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New Latinx House to offer student housing

Machado House to host new program of 21 students dedicated to fostering community

Updated on March 7, 2017 at 8:41 p.m. 

The Office of Residential Life has introduced a new housing option for students next semester: Latinx House.

Plans for the house started as a conversation at a December Brown University Latinx Council meeting about Spanish House located in Machado. Many Latinx community members felt that even though Spanish House is seen as a space for Latinx students, those who identify as Latinx but do not speak Spanish often feel excluded, said Maryori Conde ’18, co-coordinator of Latinx House.

Spanish House has a "low-key reputation of being the Latinx House," Conde said. This reputation evokes colonization as "it perpetuates the stereotype that Spanish equals all Latinx folks, when that's not the case.” she said.

Sam Ortiz, a community director for ResLife, met with other members of the Latinx community in December to start the process of creating the Latinx House. The deadline for submitting a proposal for the house was Jan. 5.

Though there is already a Latino Affinity room in the Brown Center for Students of Color, some students who aren’t confident in using social justice terminology aren’t comfortable having conversations in the BCSC, said Michelle Cruz ’18, co-coordinator of the Latinx House. The Latinx House will serve as a space where Latinx students can easily and freely communicate with each other, she added.

Latinx community members involved in the creation of the house felt it was important for all members of the Latinx community at Brown to have a space where they felt comfortable, especially given the current political climate, said Camilla Ruiz Segovia ’18, co-coordinator of the Latinx house.

Many community-related events and conversations happen within an intimate house setting, Ruiz Segovia said. They wanted to ensure that Latinx students at Brown had a safe space for those activities to occur.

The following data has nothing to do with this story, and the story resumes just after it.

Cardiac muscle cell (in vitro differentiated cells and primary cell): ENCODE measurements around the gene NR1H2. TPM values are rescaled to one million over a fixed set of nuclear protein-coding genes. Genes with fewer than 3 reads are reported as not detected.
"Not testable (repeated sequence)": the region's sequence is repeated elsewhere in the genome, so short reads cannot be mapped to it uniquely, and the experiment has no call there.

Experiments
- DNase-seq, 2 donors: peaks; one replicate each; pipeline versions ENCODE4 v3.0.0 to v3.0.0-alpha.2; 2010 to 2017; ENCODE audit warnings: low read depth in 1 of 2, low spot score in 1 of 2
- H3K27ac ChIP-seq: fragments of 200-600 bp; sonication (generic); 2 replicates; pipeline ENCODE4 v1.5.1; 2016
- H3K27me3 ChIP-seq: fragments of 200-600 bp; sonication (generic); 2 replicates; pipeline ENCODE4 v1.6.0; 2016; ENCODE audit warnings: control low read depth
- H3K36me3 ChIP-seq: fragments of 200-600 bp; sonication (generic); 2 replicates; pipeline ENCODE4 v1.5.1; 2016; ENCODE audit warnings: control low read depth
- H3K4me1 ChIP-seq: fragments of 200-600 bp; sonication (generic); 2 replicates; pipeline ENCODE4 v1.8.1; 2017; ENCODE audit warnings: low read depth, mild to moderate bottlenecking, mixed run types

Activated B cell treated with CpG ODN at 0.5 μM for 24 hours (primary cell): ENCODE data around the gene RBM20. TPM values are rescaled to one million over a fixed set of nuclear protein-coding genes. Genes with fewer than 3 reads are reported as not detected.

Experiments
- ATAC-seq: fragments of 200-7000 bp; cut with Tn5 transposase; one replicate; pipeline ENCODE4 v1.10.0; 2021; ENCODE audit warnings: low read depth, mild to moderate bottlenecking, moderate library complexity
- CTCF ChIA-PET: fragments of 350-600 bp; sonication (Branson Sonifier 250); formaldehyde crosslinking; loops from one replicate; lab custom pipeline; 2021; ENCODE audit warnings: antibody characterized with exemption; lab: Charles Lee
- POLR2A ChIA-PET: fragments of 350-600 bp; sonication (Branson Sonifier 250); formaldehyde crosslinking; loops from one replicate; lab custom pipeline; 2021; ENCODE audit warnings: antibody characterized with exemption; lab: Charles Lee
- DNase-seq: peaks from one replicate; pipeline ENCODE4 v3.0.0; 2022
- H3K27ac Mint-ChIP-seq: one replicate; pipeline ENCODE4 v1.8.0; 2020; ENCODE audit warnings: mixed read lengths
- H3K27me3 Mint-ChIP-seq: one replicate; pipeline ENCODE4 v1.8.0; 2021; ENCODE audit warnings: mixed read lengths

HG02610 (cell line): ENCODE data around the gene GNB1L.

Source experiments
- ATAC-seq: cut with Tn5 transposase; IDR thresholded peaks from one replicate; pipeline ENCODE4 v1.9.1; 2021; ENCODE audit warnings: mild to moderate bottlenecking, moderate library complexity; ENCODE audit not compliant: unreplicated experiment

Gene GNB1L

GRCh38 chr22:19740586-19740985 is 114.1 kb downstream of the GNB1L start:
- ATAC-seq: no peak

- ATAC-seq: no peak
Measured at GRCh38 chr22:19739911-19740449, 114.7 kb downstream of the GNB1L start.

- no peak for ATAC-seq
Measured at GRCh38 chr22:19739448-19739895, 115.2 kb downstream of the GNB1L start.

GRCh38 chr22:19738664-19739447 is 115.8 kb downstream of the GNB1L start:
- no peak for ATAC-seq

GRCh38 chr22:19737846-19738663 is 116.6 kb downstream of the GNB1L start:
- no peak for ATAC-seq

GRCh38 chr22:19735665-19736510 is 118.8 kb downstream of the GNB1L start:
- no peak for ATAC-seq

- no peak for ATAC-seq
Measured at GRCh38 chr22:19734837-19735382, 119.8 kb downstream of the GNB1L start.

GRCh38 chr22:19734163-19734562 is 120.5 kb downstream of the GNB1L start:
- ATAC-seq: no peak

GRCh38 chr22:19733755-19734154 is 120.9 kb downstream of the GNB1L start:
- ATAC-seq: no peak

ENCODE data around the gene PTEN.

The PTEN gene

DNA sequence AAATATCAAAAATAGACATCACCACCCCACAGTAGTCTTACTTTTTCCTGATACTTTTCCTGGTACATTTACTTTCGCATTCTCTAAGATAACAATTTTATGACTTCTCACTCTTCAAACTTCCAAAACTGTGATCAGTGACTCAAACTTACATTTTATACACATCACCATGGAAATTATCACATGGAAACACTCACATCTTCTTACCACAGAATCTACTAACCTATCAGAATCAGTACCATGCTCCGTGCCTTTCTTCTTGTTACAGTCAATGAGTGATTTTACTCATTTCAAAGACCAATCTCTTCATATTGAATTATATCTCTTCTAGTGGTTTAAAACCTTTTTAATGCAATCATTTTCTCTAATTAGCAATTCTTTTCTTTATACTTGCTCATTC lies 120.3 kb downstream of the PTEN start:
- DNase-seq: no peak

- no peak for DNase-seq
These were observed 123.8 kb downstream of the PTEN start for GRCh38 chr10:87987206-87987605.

A lot of Latinx student groups on campus focus on national identity, so identities within Latinidad, such as Afro-Latinx, queer Latinx, trans-Latinx and non-Spanish Latinx, are unintentionally excluded from Latinx dialogue. The Latinx House hopes to serve as a space where all who identify as Latinx feel welcome and can learn more about what it means to be Latinx.

Latinx House is open to serving as a venue for celebrations of Latin American culture, such as Día de los Muertos and Carnaval. The house will also host political conversations involving and events supporting Latinx community members.

Students who identify as Latinx are given priority in membership of the house, but anyone who is interested in learning about Latinx culture can apply to live in the house, Conde said. The house will have 21 members next semester and occupy the rooms in Machado that were previously allocated to students living in the building who were not affiliated with French House or Spanish House.

Unlike French and Spanish house, Latinx house members will not have to pay house dues. The lack of dues ensure that all members of the Latinx community at Brown can feel comfortable applying to live in the house, regardless of their financial status, Ruiz Segovia said.

Since Latinx House will not receive any funding from dues, the house will host fundraising events throughout the semester. Applications to join Latinx House will close on March 8.

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